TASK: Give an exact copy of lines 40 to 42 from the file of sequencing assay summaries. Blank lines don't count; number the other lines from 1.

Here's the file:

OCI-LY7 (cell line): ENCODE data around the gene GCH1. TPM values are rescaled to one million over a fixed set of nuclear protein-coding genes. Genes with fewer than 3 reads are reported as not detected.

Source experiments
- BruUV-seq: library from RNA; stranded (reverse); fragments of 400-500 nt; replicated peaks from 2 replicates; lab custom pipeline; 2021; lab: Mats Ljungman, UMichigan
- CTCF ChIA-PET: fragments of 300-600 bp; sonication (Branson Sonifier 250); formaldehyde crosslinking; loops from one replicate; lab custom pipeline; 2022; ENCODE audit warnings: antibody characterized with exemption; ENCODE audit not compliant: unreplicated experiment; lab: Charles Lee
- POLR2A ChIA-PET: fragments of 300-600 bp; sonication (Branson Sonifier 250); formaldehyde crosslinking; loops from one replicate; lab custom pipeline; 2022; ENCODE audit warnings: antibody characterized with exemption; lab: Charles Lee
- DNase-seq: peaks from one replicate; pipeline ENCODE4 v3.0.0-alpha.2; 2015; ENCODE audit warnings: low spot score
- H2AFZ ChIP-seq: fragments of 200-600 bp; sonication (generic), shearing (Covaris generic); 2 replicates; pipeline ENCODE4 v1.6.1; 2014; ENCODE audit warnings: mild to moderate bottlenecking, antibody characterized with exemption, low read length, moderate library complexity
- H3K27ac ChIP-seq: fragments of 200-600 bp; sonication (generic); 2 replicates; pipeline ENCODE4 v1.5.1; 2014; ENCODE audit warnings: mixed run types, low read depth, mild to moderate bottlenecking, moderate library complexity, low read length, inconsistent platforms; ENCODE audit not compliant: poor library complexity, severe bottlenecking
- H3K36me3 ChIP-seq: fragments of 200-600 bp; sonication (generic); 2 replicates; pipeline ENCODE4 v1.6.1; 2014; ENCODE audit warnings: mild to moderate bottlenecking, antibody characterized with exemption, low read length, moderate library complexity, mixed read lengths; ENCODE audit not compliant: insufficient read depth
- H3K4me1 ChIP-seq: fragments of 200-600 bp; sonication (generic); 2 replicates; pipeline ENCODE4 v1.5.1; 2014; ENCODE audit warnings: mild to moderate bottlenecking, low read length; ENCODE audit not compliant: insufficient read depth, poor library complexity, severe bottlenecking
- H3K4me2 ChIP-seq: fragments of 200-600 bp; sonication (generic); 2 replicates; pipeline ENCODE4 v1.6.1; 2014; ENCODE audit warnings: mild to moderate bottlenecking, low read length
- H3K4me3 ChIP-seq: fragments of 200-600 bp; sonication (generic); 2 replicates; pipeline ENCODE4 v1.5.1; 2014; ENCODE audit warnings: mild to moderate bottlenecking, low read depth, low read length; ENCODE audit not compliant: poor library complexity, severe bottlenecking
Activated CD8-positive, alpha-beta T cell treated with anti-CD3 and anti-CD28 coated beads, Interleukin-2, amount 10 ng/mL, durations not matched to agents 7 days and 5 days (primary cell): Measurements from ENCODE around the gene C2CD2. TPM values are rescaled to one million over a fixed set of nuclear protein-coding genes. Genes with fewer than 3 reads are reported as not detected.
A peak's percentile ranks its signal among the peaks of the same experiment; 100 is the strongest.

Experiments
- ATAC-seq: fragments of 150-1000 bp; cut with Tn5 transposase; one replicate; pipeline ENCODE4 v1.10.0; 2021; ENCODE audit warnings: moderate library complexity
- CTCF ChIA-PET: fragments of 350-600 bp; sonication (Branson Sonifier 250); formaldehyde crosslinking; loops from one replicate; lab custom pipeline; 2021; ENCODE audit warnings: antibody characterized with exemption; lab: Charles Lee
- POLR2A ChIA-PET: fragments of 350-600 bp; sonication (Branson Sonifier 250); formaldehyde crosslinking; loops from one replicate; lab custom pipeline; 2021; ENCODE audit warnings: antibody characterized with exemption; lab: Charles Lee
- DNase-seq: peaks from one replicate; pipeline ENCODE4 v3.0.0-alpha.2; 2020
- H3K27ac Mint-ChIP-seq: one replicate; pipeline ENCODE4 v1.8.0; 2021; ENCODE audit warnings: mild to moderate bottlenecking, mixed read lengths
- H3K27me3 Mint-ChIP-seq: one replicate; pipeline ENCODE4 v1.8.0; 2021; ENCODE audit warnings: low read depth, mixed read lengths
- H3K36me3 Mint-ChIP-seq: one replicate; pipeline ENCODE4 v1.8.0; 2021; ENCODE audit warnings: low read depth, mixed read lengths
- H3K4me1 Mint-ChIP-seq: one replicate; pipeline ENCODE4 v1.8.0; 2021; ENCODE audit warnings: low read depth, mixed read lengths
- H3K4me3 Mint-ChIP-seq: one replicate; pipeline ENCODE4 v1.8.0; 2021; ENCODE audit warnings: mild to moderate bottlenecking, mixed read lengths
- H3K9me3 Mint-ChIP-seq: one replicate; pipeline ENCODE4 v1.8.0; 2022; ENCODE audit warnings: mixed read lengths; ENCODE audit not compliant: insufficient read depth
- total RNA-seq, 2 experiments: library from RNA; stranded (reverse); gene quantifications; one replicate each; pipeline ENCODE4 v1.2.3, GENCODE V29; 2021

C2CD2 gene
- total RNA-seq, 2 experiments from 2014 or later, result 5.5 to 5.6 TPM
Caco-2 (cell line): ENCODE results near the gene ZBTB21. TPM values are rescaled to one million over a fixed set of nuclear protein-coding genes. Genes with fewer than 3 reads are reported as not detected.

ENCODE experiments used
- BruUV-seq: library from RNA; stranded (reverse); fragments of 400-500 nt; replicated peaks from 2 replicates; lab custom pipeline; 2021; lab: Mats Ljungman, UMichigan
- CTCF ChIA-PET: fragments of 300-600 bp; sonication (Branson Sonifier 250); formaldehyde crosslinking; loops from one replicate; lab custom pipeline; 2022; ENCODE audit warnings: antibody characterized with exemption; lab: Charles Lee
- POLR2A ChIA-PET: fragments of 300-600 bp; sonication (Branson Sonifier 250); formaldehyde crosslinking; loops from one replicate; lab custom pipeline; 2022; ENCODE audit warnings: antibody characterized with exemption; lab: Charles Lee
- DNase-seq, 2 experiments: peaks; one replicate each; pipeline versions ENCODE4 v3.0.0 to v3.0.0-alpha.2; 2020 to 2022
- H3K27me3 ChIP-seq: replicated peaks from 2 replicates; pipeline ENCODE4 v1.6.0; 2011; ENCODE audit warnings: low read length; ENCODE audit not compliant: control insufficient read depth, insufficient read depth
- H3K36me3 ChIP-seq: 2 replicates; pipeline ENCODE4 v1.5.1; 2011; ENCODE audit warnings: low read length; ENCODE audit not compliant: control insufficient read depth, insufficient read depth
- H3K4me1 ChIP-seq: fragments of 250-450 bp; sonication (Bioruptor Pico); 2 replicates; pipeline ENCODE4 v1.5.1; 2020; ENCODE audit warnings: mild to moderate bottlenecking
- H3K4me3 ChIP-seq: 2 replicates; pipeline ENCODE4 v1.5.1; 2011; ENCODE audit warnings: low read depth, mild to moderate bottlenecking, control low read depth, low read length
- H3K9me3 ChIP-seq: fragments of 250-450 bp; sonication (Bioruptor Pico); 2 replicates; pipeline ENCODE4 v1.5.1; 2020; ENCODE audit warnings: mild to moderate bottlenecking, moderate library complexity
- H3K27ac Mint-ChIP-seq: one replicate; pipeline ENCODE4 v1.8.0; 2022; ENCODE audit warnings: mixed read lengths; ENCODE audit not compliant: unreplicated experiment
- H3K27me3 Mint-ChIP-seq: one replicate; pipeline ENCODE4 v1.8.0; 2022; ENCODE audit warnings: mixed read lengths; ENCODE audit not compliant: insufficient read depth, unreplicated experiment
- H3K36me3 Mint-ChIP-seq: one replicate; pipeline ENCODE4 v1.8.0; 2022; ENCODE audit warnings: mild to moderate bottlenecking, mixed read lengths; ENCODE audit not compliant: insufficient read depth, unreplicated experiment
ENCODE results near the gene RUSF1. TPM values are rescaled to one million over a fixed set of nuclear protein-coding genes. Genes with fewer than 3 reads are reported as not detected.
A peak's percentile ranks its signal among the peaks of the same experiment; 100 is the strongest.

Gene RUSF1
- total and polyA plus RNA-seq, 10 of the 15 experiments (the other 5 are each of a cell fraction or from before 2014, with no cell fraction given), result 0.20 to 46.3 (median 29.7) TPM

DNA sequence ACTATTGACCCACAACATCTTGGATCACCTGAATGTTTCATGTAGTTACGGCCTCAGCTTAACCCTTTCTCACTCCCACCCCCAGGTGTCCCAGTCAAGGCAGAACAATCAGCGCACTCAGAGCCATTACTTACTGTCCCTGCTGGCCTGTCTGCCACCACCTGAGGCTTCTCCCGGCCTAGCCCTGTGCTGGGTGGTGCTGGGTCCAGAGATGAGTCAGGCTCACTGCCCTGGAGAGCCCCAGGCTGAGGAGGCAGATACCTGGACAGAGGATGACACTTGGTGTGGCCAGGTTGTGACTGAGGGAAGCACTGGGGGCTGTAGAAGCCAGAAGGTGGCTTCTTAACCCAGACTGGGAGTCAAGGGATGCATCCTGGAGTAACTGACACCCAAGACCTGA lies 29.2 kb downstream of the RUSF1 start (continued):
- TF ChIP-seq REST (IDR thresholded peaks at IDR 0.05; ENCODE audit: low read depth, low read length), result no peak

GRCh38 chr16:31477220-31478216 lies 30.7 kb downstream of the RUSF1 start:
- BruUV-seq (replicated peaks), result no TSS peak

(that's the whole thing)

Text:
- H3K27ac Mint-ChIP-seq: one replicate; pipeline ENCODE4 v1.8.0; 2022; ENCODE audit warnings: mixed read lengths; ENCODE audit not compliant: unreplicated experiment
- H3K27me3 Mint-ChIP-seq: one replicate; pipeline ENCODE4 v1.8.0; 2022; ENCODE audit warnings: mixed read lengths; ENCODE audit not compliant: insufficient read depth, unreplicated experiment
- H3K36me3 Mint-ChIP-seq: one replicate; pipeline ENCODE4 v1.8.0; 2022; ENCODE audit warnings: mild to moderate bottlenecking, mixed read lengths; ENCODE audit not compliant: insufficient read depth, unreplicated experiment